Depositions can be very intimidating to parties. Depositions are an opportunity for opposing counsel to ask you tons of questions and record your every answer in hopes that they will learn new information that will make or break their case. Here are five tips for deposition success.
- Answer the question, and only the question. If the question is a yes/no question, then your answer should only be “yes” or “no.” If the question is open-ended, answer it as concisely as possible. A colleague likes to use this example—if opposing counsel asks you, “Do you know what time it is?” you should not answer “Yes, 4:45.” Instead, you should only answer, “Yes.”
- Don’t fill the silence. Opposing counsel may deliberately take a long pause in hopes that you will have the human instinct to fill the silence. Do not fill the silence.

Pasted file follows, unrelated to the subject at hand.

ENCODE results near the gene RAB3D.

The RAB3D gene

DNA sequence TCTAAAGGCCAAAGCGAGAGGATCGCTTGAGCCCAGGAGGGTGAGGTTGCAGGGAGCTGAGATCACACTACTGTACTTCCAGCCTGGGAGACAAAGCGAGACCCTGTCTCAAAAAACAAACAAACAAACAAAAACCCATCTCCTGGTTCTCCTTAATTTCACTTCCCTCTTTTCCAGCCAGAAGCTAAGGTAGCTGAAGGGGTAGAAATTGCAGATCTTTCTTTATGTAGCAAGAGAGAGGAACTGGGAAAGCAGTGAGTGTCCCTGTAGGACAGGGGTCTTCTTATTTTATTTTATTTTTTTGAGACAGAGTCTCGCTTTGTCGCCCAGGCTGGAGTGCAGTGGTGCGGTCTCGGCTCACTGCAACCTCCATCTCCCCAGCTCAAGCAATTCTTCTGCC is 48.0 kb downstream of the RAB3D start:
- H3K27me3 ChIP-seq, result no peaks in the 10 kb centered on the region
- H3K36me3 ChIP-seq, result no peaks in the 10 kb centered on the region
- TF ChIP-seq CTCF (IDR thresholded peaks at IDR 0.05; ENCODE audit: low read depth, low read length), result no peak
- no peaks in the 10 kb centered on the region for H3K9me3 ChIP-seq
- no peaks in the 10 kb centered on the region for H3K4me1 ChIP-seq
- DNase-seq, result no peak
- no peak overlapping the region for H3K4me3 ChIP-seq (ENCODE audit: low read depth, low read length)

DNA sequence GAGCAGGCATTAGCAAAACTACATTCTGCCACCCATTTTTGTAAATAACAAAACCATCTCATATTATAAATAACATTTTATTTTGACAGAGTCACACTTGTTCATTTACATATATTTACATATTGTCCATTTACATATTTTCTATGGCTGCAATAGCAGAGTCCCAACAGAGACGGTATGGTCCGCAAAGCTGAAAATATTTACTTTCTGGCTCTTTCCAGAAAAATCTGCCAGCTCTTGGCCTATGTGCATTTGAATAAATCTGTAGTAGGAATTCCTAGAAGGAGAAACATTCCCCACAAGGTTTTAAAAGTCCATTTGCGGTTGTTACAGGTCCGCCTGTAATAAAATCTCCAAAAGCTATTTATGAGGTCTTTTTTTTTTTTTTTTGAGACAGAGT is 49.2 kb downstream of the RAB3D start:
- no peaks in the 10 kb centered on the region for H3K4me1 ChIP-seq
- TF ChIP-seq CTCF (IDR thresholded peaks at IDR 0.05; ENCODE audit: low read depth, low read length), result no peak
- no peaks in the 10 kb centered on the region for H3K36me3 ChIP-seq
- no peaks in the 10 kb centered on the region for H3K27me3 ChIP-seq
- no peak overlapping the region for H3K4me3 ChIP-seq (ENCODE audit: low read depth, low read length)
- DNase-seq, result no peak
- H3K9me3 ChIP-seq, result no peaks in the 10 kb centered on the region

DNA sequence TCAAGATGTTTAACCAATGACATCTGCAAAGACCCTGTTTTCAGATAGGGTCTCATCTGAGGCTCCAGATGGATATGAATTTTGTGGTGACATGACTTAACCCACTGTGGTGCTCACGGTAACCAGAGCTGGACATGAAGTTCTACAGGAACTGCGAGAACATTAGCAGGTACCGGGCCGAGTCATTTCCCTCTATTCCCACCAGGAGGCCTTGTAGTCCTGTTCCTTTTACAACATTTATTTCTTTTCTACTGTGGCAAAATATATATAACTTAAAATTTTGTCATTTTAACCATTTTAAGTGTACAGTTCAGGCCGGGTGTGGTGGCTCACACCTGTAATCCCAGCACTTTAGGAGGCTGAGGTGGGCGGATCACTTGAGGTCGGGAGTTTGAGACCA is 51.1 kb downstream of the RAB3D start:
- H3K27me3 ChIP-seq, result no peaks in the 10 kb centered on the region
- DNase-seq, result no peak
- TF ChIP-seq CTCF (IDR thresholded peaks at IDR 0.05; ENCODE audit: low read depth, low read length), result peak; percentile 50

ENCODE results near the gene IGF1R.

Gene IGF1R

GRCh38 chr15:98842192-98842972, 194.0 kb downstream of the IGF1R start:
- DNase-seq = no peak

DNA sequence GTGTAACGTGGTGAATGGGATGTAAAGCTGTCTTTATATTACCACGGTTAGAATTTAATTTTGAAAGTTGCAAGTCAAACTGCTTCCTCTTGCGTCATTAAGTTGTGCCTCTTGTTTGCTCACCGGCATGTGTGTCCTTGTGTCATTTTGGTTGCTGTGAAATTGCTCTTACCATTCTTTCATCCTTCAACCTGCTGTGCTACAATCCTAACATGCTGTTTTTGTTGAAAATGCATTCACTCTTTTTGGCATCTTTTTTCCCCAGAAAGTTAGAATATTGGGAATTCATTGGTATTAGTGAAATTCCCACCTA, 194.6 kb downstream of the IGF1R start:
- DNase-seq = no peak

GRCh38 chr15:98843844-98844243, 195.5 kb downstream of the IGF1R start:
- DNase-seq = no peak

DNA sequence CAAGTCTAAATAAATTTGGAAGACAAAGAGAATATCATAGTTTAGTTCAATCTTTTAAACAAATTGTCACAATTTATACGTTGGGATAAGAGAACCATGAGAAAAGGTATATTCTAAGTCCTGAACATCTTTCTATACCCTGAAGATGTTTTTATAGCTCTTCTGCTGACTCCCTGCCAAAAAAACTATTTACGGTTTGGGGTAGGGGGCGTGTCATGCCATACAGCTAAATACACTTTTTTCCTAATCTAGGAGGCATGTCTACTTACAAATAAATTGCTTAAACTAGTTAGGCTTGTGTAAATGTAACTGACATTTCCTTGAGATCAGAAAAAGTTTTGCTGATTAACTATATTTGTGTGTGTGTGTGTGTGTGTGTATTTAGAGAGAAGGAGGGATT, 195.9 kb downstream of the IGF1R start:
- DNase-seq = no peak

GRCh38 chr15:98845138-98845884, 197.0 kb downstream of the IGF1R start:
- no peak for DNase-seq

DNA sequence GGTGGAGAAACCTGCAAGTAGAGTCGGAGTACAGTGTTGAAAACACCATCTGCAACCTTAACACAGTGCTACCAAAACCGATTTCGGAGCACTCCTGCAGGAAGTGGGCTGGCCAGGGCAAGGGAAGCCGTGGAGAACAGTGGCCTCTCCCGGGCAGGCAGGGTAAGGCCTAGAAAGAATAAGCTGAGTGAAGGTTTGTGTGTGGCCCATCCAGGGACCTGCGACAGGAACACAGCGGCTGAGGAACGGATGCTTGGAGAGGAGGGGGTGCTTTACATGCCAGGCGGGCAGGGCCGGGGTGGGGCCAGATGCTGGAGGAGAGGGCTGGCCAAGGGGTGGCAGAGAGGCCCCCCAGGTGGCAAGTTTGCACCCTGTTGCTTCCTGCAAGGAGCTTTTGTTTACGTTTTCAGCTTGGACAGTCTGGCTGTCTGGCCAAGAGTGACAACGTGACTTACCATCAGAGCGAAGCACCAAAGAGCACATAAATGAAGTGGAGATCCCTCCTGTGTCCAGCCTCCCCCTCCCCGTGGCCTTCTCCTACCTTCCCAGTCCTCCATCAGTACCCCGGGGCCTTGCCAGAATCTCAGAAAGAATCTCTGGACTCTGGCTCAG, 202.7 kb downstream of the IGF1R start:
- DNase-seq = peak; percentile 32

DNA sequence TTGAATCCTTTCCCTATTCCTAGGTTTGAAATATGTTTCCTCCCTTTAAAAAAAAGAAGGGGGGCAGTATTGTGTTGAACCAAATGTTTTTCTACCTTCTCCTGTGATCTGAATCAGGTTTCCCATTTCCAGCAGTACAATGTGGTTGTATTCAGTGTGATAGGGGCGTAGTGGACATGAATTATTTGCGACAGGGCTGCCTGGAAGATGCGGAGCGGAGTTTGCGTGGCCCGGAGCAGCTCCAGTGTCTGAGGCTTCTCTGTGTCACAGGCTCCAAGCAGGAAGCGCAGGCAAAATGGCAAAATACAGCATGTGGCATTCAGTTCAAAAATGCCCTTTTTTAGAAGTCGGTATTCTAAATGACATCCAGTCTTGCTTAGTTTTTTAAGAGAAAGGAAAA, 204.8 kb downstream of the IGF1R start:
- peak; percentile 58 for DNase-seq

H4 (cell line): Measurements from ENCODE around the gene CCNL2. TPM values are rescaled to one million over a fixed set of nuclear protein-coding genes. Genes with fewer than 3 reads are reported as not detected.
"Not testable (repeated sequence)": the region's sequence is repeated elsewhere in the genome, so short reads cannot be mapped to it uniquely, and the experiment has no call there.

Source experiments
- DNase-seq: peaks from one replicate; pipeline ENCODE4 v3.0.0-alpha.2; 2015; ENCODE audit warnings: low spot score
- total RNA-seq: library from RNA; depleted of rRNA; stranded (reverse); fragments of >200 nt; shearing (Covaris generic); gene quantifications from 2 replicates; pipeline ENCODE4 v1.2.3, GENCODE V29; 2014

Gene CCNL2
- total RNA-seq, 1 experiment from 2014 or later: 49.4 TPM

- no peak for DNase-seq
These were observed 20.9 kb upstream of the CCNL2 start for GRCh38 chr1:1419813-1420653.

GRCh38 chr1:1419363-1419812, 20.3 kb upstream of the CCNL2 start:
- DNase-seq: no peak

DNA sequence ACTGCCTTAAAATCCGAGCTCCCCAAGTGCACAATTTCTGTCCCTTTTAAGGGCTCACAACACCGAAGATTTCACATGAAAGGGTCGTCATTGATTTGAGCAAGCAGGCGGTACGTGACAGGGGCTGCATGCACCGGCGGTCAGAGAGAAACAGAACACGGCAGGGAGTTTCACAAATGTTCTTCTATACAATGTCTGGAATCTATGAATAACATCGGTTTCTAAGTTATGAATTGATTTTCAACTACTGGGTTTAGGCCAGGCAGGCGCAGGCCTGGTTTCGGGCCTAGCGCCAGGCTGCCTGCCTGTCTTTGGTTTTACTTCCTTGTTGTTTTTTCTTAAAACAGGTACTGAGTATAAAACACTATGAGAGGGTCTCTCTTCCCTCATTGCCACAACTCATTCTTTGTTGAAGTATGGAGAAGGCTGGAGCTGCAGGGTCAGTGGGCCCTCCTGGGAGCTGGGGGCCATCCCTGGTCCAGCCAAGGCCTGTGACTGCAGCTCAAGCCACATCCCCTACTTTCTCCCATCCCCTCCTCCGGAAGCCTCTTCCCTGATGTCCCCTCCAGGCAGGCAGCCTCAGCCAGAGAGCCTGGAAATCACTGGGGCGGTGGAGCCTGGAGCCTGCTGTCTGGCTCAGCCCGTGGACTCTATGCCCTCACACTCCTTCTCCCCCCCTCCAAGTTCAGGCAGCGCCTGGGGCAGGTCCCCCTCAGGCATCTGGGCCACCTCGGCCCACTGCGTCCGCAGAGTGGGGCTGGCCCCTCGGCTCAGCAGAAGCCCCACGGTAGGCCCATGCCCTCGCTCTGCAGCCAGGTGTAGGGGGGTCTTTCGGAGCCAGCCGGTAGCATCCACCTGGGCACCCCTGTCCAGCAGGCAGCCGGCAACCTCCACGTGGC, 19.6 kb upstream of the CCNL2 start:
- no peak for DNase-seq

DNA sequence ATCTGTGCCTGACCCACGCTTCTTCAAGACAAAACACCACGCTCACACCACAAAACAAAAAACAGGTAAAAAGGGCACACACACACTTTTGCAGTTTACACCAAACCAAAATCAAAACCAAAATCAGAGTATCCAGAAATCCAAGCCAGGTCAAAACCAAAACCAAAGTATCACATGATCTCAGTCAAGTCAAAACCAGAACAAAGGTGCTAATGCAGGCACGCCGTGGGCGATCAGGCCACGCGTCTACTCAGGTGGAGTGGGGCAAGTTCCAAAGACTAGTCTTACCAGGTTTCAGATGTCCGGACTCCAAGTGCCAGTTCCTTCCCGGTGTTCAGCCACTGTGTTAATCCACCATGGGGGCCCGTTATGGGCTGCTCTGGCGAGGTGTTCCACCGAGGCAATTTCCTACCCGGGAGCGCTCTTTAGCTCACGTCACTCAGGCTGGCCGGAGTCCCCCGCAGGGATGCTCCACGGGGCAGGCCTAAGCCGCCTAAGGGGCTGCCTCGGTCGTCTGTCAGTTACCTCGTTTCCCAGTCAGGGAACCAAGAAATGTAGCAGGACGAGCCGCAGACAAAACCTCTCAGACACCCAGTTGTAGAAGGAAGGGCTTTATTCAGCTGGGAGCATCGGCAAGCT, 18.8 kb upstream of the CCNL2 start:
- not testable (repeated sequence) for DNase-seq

- “That is all I remember as I sit here.” Opposing counsel is going to try to lock in your testimony. In other words, they may ask you to list every vacation you took during the marriage, and then ask, “Have you now told me every vacation you took during the marriage?” Instead of saying you listed every single thing, since your memory may not be perfect, answer something like, “That is all I remember as I sit here.”
- Take a break if you need one. If you are feeling stressed or exhausted, don’t be afraid to ask for a break. Opposing counsel won’t let you take a break before you’ve answered a question, but they should allow you to take a break once the question is answered.
- “I don’t remember.” Opposing counsel may try to trip you up with complicated factual questions. For example, “In what month, did you roll over your 401k?” If you can’t remember, you can say, “I don’t remember” or “I’m not certain.” It’s better to say that you don’t remember than to state an untrue answer that will be later used to impeach your credibility.